If you're in the third trimester of pregnancy, you'll naturally be looking out for all those signs that your baby is potentially on their way, of which one of the main signs is when your waters break.
We've all seen those moments in films and TV shows where a pregnant woman's waters break and it's usually pretty dramatic with a gush of water soaking everything in sight. That isn't always the way things happen for every mum-to-be and you might actually experience the opposite instead and wonder how to tell if your water is leaking slowly.
Causes of water leaking
Your baby develops inside a bag of water called the amniotic sac which is filled with amniotic fluid (this is your waters). Waters can break before or during labour, and some babies are born with their waters still intact. This happens as a normal part of labour where the baby’s head and power from contractions puts pressure onto the bag of waters, much like a balloon popping.
How to tell if your water is leaking slowly
When the amniotic sac breaks or tears, this fluid (typically known as 'your waters') leaks out via your cervix and vagina. You may feel a ‘pop’ and see a gush of fluid, or you may feel a slow trickle. Sometimes it is quite tricky to know for sure and your midwife may perform a speculum examination to work out if they have gone or not.
The amniotic sac may break behind your baby, known as ‘hind waters’ or in front of your baby, known as ‘fore waters’. Hind waters tend to cause a slower trickle because your baby acts as a bit of a plug when your hindwaters break slowing down how much fluid leaks out.
How to tell difference between urine and amniotic fluid
Amniotic fluid shouldn’t smell like urine and will be clear, straw-coloured/slightly pink in colour. It is a good idea to put a maternity pad on so you can monitor the fluid coming out.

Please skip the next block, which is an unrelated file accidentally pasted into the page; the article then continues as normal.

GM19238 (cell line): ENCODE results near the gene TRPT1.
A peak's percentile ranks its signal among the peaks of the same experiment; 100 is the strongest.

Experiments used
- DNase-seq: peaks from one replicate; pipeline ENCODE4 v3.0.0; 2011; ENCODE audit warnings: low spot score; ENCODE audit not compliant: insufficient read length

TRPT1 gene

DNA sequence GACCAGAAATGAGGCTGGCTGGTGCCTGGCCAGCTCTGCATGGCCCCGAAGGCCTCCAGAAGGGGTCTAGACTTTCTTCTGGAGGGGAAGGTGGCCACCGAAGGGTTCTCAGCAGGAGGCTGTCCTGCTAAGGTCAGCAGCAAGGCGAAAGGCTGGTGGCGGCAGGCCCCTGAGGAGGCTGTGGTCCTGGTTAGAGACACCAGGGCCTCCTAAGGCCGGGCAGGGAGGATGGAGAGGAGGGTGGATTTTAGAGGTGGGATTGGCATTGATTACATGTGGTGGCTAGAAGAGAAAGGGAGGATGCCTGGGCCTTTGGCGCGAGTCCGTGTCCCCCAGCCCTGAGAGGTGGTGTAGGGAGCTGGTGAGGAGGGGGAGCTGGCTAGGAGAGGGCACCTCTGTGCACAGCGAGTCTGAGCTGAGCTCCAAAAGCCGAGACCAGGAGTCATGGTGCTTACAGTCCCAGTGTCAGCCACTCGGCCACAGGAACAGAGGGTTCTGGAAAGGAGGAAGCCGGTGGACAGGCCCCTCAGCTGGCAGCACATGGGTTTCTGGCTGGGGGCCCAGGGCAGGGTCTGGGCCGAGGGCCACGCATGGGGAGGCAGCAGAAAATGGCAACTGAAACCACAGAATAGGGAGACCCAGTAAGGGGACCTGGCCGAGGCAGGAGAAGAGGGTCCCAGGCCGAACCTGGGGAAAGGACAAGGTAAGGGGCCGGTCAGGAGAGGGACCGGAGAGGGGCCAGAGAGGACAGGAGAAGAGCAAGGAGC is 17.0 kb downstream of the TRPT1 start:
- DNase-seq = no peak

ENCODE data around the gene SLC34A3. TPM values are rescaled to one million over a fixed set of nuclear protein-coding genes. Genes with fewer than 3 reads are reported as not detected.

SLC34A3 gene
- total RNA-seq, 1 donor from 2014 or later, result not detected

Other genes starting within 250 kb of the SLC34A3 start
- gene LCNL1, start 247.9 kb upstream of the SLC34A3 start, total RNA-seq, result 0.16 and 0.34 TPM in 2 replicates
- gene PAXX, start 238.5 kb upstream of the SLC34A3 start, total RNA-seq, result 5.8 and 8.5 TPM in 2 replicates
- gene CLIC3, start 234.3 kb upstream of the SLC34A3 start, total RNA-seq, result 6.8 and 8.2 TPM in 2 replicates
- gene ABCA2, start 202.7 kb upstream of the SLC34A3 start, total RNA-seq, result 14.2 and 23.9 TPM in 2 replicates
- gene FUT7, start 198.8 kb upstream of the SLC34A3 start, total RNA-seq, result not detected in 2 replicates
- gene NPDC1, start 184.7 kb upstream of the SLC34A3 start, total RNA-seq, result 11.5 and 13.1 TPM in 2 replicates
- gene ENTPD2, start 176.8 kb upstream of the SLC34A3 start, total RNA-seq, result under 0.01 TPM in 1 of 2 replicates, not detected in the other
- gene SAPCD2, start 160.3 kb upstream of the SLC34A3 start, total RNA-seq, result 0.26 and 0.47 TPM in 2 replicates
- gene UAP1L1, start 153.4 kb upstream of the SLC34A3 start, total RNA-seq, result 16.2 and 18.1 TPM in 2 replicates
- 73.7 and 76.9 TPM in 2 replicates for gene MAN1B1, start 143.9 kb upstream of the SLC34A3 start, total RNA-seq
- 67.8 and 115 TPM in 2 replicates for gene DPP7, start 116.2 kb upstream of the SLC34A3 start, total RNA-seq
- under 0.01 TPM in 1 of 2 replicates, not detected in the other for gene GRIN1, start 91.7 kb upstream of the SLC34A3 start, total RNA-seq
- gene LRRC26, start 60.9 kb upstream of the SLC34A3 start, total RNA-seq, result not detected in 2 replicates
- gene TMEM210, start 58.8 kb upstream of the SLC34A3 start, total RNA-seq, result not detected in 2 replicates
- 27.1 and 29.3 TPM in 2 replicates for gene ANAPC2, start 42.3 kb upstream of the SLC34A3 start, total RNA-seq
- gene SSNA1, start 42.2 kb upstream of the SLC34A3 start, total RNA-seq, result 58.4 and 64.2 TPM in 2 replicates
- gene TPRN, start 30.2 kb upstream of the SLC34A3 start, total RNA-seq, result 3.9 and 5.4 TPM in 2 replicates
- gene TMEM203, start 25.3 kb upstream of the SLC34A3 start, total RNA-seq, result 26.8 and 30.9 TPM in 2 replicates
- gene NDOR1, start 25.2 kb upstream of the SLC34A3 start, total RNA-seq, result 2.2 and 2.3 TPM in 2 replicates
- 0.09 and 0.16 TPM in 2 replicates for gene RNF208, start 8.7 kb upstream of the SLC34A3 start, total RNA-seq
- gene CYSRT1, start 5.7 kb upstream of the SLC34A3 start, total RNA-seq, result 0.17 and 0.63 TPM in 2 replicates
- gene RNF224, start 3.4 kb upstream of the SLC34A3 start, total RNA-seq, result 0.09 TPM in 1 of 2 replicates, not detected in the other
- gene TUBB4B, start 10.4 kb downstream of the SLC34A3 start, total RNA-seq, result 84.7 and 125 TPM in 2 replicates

What’s considered a normal level of amniotic fluid
The level of amniotic fluid is highest at 36 weeks, where there is around 800mls then this reduces a little at 40 weeks where there is about 600mls of amniotic fluid present. Some women have excess amniotic fluid, which is called Polyhydramnios and others have too little, which is called Oligohydramnios.
Risk of amniotic fluid leakage
Once the waters have broken, there is an increased risk of ascending infection to baby so your midwife will talk to you about how long to await labour before you may want to think about being induced.
Internal examinations will be kept to a minimum to reduce the risk of infection and you will be advised to keep an eye on yourself for signs of fever and on the fluid leaking out.
When to get help
You should call your maternity unit or midwife when you think your waters may have broken and you will be invited for an assessment, if there are no concerns and you are full term, you will often go back home to await contractions.
You should keep an eye on yourself for signs of fever and on the colour and smell of the fluid, if it is offensive smelling, heavily blood stained or a green/ brown colour, you should call your midwife without delay.
About the expert
This article contains expert advice from Midwife Pip. Midwife Pip is a truly passionate midwife and advocate for the profession, bursting with knowledge. Pip is an experienced, practicing Midwifery Sister, MSc graduate, founder of Midwife Pip Podcast, Hypnobirthing and Antenatal Educator, co-author of published research and very importantly, a mum.